Few new players have entered the market for this reason. In fact, not a single new refinery was built in the U.S. for 30 years until 2012.
Phillips 66 is particularly well-positioned thanks to its exposure to cheaper oil in areas such as Alberta and the Bakken shale in North Dakota. Lower feedstock costs improve the profitability of Phillips 66’s refining operations.
The company’s large network of pipelines, railcars, and other transportation infrastructure also help it capture pricing benefits by being able to move its feedstock supply and end products around the country more efficiently.
Despite some of the hard-to-replicate assets owned by companies in the petroleum and refining industry, their results can be quite volatile due to unpredictable energy prices.
Thanks to a glut of gasoline over the past few months, Phillips 66 saw its refining margins collapse 40% in the most recent quarter.
This resulted in a 75% reduction in refining earnings, and a 50% overall earnings decline at the company wide level.
In fact, Phillips 66’s refining earnings were so hard hit that this business segment, which is the company’s main bread and butter earnings generator, actually ranked third in total contribution to net income through the first half of 2016.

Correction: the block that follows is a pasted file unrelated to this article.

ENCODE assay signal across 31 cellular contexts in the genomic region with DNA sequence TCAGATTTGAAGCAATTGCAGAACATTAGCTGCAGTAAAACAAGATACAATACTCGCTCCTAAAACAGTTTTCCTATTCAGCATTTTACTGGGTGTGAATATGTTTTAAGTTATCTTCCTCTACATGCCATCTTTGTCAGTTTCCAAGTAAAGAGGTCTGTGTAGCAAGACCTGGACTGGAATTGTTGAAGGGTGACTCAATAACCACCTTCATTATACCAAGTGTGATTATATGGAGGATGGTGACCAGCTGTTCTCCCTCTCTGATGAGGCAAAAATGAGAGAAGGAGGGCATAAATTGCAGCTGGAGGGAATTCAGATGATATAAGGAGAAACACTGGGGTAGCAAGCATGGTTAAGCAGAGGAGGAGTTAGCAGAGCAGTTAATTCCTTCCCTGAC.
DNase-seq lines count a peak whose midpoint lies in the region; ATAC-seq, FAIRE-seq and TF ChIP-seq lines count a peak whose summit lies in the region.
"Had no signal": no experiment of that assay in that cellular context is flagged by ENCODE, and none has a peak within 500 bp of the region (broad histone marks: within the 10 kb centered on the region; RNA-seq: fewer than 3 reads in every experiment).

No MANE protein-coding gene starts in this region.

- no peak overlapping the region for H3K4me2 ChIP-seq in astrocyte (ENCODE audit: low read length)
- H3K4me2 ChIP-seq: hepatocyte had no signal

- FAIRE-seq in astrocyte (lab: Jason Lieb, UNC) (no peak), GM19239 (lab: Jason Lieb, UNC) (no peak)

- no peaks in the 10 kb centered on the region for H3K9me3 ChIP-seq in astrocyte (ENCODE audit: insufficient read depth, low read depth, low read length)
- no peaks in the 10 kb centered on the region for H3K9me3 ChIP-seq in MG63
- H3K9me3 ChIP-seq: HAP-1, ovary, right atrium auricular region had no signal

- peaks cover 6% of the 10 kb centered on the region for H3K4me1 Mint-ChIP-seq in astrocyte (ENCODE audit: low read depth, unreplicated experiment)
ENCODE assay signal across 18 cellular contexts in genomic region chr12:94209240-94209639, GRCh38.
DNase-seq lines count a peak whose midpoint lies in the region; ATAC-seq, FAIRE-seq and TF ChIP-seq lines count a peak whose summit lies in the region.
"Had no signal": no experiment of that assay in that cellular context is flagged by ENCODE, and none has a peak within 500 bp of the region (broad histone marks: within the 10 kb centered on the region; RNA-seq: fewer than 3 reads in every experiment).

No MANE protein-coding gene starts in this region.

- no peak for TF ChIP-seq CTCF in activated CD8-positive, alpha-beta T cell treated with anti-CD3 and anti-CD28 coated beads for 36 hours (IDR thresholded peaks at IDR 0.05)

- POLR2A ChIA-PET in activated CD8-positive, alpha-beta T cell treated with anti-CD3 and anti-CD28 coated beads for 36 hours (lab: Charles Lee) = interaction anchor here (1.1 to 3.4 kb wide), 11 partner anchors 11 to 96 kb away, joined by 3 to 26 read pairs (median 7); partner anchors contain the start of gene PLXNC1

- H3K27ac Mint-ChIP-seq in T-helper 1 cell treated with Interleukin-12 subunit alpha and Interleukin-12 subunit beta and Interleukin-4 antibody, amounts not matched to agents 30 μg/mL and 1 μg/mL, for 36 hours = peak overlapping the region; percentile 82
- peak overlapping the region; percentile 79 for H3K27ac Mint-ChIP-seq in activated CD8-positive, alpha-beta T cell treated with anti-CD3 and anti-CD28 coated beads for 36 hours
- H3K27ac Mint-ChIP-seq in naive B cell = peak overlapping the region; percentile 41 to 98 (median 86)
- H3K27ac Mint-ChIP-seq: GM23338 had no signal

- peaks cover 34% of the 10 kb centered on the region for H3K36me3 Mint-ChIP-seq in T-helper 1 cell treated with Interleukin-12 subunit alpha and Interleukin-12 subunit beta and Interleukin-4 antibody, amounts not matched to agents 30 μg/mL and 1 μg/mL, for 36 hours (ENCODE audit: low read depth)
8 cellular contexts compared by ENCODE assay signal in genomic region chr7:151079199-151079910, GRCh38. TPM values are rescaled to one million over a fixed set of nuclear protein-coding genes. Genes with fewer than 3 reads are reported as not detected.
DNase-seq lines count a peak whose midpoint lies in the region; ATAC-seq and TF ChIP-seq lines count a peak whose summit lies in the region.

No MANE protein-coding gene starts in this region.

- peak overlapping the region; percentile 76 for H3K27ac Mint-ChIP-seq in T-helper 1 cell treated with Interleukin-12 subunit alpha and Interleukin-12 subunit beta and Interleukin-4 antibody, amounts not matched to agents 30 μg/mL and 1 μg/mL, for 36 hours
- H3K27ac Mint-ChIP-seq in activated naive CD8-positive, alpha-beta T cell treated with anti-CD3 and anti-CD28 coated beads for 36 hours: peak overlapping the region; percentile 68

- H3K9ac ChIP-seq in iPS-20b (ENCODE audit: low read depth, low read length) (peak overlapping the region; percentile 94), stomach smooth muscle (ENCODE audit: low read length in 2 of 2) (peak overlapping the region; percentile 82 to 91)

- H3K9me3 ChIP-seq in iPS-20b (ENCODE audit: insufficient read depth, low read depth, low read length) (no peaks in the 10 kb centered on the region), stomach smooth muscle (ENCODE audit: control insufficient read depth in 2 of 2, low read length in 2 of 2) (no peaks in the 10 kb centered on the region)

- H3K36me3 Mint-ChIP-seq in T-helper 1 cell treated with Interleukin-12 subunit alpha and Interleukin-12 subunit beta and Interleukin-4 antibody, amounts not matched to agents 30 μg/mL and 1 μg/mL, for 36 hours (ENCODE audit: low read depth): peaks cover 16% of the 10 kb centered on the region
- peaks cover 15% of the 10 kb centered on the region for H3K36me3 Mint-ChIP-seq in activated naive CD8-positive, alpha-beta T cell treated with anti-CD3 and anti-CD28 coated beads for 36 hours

|Business Segment||YTD 2016 Net Income||% Of Net Income Contributed|
|Corporate Costs||-$238 million||-27.0%|
Source: Company 10-Q
However, the reason that Buffett seems unfazed by Phillips 66’s recent refining margin troubles is because he understands that great profits aren’t made in a quarter, but over many years (see Warren Buffett’s best advice here).
This is why Berkshire has been using the company’s sharp under performance as an opportunity to buy more of these high-quality shares.
What Buffett realizes that Wall Street might not is that Phillips 66’s long-term value doesn’t necessarily lie in refining, but its other businesses; especially its fast-growing midstream operations.
This gives Phillips 66 access to every major shale oil & gas region in the country, reduces the company’s sensitivity to volatile refining margins, and positions it to benefit from the long-term rise in domestic energy production.
Source: Phillips 66